The badge that sold it to me.
Photo: Owen Bellwood
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So, I now knew what I was riding, but I still wasn’t sure why it existed. The plot really was starting to thicken.

After trawling bike forums, blogs and other listings for similar setups, I couldn’t pin down the true story of the Hi-C road bike. Some reports said it was from the 1970s, others thought it was more likely to be the 80s.

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Among the guesses, I found another buyer looking for answers.

“I have this exact same bike! I found it in some old antique shop with the exact same components. I ended up taking it down to a fixed and making it ultra-citrus. I wish I could find out stuff about the bike but I can’t.... any help would be great!”

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So now, I really wanted to find out more.

Since 1960, the Hi-C fruit juice brand’s parent company Minute Maid, has been owned by Coca-Cola. This made me hopeful that there might be some details they could share with me.

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I’ve previously spent a fun afternoon visiting the archives of whisky maker Diageo, and that was chock full of delightful relics from the history of Johnnie Walker. I was hopeful that Coca-Cola might have a similar setup.

A close up of the 12-speed gearing on the Hi-C bike.
Who doesn’t love a 12-speed?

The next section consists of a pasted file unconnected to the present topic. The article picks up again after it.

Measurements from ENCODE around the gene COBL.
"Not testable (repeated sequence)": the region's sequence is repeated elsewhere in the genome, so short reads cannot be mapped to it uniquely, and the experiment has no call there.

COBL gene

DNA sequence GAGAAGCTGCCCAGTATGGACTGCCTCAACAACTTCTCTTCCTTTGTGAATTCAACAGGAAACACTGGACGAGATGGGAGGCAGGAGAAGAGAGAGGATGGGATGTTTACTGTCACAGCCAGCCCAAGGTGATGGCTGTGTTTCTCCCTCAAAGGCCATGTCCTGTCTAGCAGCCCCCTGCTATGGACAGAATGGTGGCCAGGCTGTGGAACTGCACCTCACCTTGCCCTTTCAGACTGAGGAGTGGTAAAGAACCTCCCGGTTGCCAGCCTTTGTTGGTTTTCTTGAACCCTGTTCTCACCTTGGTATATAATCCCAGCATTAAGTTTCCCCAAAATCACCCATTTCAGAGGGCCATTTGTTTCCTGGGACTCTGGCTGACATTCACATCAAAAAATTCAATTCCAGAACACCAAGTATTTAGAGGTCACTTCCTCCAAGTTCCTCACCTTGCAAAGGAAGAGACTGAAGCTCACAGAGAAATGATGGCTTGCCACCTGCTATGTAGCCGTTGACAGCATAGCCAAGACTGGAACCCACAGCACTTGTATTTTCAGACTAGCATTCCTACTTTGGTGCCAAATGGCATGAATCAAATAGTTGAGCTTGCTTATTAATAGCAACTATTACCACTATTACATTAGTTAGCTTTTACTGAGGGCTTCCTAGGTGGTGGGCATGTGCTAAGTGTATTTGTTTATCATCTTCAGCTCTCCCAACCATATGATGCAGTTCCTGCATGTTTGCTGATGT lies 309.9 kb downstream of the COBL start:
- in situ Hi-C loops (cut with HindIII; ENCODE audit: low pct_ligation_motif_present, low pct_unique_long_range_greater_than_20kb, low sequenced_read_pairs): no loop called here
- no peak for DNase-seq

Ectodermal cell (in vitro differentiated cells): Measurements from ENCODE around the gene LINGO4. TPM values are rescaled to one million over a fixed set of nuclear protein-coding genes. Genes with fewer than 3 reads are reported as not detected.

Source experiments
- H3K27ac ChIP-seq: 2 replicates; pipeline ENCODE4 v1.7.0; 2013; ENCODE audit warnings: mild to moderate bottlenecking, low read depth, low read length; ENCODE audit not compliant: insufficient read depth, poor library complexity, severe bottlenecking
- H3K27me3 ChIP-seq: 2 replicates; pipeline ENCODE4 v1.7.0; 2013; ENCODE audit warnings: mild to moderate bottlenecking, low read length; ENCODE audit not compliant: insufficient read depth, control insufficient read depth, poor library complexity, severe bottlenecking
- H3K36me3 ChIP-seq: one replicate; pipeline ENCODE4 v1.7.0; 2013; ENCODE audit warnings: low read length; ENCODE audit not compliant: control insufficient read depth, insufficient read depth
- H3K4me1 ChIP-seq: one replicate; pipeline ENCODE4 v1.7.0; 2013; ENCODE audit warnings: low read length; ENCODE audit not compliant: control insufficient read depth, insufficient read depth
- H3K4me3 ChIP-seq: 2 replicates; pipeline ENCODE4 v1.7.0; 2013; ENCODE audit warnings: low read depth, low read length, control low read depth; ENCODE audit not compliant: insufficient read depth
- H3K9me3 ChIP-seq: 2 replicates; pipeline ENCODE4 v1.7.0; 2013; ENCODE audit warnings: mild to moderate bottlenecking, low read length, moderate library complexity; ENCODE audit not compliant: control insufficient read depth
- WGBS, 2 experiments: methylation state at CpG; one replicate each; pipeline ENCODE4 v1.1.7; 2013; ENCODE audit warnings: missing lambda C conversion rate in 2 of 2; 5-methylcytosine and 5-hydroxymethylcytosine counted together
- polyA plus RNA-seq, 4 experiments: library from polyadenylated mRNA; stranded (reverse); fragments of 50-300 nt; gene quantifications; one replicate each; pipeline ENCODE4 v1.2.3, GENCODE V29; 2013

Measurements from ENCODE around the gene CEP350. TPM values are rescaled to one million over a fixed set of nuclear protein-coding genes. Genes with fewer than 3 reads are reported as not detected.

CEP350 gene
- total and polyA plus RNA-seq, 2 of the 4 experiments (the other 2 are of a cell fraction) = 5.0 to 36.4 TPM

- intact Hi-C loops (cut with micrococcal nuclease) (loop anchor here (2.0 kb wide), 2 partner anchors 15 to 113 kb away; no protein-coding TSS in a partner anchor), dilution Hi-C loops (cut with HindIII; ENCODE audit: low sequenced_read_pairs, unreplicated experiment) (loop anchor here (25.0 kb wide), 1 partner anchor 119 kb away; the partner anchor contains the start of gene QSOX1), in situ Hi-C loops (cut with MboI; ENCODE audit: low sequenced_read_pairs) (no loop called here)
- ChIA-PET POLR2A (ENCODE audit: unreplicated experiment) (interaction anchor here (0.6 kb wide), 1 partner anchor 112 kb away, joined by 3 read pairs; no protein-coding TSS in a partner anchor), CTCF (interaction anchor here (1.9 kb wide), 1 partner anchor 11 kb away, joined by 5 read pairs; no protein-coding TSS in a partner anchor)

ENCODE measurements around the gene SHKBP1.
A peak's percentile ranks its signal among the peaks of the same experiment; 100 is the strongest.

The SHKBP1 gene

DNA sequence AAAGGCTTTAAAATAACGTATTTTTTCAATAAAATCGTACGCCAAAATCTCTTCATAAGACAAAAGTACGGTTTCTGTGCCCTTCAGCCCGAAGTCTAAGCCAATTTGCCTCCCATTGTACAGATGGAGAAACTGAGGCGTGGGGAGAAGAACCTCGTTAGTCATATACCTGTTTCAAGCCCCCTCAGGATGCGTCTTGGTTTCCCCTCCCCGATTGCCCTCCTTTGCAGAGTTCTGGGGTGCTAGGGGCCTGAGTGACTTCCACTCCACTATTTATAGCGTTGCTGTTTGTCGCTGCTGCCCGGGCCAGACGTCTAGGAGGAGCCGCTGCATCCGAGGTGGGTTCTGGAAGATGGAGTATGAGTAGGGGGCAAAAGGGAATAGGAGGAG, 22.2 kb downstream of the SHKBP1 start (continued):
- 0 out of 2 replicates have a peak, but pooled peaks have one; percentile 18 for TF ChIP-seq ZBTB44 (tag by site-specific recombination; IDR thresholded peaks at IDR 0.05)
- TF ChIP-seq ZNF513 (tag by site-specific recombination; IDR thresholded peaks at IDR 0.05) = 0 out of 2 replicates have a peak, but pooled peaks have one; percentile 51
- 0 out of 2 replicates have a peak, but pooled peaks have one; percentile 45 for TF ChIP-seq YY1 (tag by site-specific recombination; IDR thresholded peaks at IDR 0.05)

Photo: Owen Bellwood
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Wrong.

After many expansive email chains and phone calls with various people in the marketing departments at this mega-corporation, I had gleaned nothing. So it was back to the forums.

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Now, I was getting in deeper and trawling through serial number groups. And this proved a little more fruitful.

Here, I found that the bikes were most likely to be from 1985 and 1986. A post from 2012 written by someone called Heartlandcruisers suggested that they had been given away in the U.S. through a local chain called Save-Mart.

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Annoyingly, that chain also didn’t have any information to share with me about the bikes.

A photo of a Hi-C branded road bike.
So, do you know anything about this bike?
Photo: Owen Bellwood
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So now, I’ve got a potential year of manufacture and a list of parts. There’s also a few suggestions that the frame might have been manufactured by either Panasonic or Fuji, as the serial number begins SC.

But, there has to be more information out there. Surely someone has some old promo materials or adverts stored away that feature these bikes? Or maybe you’re also riding round town on a Hi-C bike and have had a more successful search into its history?

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I’d love to know more about the origins of this vibrant and perplexing bicycle.

Apparently there’s also a neat looking Sundance Sparkler bike that bears a striking resemblance to my beloved Hi-C bike, and another from Cheetos that might be worth investigating next.